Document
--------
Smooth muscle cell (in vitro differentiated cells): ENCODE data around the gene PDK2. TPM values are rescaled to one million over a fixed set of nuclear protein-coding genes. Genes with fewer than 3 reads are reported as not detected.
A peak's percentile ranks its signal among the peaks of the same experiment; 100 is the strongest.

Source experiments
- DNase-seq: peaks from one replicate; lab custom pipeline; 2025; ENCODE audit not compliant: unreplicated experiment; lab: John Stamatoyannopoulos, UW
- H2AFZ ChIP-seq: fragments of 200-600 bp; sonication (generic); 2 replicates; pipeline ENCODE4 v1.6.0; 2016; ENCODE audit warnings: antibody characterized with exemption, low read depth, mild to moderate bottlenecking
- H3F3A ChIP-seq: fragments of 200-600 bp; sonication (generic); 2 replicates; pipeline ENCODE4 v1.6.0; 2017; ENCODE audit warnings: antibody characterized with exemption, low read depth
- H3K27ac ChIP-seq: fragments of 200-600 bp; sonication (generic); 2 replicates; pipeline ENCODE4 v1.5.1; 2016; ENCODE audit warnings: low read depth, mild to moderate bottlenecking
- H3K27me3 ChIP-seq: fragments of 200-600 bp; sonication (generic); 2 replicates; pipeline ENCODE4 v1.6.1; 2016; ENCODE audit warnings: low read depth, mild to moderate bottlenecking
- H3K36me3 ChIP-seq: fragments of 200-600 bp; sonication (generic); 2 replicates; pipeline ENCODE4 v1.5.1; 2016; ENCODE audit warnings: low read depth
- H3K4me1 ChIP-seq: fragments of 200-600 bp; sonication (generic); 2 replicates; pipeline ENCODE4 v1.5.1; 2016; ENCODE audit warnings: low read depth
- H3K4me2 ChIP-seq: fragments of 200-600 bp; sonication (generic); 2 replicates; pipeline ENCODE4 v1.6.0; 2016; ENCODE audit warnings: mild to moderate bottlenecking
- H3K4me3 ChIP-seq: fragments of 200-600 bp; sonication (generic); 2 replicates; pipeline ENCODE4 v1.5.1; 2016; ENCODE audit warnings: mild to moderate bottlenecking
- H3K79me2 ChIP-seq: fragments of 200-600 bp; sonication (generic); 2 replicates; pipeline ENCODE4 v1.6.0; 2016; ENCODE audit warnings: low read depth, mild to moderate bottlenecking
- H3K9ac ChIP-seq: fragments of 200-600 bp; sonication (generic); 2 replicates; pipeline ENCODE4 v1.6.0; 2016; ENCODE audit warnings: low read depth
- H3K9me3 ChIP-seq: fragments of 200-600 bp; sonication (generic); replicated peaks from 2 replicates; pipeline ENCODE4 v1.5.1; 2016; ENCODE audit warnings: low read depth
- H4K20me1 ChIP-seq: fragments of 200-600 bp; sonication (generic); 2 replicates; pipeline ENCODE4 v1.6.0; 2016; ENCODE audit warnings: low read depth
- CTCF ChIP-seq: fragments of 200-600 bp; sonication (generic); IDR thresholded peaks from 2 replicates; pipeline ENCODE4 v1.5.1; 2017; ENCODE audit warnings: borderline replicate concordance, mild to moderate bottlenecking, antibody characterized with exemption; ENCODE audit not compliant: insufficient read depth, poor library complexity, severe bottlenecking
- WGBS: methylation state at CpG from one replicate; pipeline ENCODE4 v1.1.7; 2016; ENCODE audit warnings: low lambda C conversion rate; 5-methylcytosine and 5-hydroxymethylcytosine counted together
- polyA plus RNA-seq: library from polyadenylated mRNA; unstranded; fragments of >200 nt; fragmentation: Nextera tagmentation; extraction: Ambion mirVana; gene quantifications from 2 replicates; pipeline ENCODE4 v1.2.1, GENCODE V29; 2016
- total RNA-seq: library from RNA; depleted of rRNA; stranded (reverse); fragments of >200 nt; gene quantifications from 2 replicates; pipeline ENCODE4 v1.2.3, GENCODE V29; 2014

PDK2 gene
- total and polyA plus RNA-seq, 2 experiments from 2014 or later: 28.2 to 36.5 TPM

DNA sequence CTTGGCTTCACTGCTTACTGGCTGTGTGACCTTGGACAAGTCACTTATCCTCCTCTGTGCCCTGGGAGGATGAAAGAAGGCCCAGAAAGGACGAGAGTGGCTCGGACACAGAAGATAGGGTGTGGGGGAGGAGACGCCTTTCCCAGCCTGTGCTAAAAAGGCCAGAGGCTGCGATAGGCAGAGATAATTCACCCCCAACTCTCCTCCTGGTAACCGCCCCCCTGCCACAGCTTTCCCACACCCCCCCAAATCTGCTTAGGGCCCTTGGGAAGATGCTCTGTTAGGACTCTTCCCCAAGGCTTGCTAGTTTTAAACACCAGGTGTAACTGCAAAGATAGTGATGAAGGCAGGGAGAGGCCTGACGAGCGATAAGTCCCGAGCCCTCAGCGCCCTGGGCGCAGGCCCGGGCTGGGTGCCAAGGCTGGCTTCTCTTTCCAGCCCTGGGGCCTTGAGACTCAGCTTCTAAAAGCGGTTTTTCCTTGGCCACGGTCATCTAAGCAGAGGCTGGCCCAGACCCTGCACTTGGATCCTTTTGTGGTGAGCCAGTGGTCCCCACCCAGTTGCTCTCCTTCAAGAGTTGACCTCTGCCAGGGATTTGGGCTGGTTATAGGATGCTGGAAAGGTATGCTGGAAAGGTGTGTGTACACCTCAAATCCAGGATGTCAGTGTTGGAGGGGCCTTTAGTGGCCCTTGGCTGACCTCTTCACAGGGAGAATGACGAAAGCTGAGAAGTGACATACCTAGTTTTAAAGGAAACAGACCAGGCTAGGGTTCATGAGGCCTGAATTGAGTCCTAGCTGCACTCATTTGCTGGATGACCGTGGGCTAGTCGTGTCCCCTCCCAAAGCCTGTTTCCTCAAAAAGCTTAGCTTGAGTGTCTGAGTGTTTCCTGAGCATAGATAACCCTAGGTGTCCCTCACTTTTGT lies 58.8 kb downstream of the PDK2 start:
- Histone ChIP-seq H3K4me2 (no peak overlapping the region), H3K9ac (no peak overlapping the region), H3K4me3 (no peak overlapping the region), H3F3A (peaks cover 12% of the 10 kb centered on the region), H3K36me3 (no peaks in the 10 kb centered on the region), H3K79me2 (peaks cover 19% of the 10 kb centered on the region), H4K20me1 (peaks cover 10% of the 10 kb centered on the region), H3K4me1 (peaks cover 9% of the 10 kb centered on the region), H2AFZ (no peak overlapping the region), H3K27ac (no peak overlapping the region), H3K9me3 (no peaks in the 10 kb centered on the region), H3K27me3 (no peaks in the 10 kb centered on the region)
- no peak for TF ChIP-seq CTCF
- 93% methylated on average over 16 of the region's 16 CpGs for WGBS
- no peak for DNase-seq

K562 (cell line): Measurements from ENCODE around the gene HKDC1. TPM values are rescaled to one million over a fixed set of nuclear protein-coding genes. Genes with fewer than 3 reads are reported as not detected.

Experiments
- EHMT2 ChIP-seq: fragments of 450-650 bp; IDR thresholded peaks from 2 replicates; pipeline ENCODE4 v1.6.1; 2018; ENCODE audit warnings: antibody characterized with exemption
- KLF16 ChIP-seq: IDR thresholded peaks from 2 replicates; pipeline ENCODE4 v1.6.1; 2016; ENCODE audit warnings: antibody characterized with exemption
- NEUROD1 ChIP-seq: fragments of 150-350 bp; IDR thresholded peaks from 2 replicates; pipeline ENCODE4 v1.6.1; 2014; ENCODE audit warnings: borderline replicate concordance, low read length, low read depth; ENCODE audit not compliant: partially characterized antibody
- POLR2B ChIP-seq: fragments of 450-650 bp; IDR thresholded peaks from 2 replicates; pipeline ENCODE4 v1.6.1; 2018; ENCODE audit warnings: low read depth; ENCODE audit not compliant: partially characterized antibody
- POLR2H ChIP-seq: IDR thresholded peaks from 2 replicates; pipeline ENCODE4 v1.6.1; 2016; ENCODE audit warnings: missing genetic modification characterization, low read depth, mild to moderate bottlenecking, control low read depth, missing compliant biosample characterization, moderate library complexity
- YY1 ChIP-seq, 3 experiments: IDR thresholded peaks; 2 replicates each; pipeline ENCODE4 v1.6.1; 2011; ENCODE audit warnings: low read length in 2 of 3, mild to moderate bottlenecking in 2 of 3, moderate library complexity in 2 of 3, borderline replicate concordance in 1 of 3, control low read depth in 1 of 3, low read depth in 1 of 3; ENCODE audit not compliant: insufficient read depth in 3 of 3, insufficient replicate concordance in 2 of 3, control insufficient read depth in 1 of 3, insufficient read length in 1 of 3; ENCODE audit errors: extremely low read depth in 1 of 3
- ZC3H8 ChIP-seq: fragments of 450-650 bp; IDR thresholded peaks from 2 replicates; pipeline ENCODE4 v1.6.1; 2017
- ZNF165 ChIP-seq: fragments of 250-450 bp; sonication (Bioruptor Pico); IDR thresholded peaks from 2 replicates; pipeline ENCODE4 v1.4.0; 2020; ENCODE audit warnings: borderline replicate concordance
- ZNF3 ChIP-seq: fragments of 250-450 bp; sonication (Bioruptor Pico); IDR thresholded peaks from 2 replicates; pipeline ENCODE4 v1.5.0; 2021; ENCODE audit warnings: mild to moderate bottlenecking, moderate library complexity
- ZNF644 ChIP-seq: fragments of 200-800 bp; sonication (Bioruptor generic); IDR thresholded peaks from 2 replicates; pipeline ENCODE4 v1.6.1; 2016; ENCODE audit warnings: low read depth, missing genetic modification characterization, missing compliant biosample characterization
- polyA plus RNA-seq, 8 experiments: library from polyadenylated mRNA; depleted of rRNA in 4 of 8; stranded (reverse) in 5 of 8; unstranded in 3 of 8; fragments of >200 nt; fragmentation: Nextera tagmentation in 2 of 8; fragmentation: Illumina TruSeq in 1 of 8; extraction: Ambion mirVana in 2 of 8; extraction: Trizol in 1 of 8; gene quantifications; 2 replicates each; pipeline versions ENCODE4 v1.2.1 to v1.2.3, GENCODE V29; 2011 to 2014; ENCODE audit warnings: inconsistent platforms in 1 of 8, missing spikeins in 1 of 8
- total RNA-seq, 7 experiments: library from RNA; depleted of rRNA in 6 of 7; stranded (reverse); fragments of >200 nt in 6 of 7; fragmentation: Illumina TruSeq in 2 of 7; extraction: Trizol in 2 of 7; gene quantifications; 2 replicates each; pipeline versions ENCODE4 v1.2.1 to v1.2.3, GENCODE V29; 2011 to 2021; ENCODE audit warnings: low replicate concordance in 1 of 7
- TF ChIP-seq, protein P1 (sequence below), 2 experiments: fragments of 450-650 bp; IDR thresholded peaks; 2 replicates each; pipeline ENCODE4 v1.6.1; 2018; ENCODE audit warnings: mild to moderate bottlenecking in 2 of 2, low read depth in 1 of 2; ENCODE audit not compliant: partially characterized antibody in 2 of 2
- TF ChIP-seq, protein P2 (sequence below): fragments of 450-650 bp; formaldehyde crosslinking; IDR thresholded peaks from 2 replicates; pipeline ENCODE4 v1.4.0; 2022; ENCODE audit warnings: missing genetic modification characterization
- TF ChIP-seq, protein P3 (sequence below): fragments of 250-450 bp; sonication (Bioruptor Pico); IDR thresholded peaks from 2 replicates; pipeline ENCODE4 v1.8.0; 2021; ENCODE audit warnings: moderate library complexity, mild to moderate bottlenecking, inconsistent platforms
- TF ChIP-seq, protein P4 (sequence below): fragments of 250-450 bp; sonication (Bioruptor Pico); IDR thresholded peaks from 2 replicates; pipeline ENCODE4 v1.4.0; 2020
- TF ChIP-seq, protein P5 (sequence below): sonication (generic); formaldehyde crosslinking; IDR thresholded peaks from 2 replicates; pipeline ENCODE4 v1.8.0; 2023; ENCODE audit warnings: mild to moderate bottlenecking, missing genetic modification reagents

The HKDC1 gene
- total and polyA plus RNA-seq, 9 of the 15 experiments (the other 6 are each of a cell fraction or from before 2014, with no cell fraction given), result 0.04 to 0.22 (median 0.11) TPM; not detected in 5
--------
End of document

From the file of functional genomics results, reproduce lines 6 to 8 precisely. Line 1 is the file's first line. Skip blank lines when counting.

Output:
- H3F3A ChIP-seq: fragments of 200-600 bp; sonication (generic); 2 replicates; pipeline ENCODE4 v1.6.0; 2017; ENCODE audit warnings: antibody characterized with exemption, low read depth
- H3K27ac ChIP-seq: fragments of 200-600 bp; sonication (generic); 2 replicates; pipeline ENCODE4 v1.5.1; 2016; ENCODE audit warnings: low read depth, mild to moderate bottlenecking
- H3K27me3 ChIP-seq: fragments of 200-600 bp; sonication (generic); 2 replicates; pipeline ENCODE4 v1.6.1; 2016; ENCODE audit warnings: low read depth, mild to moderate bottlenecking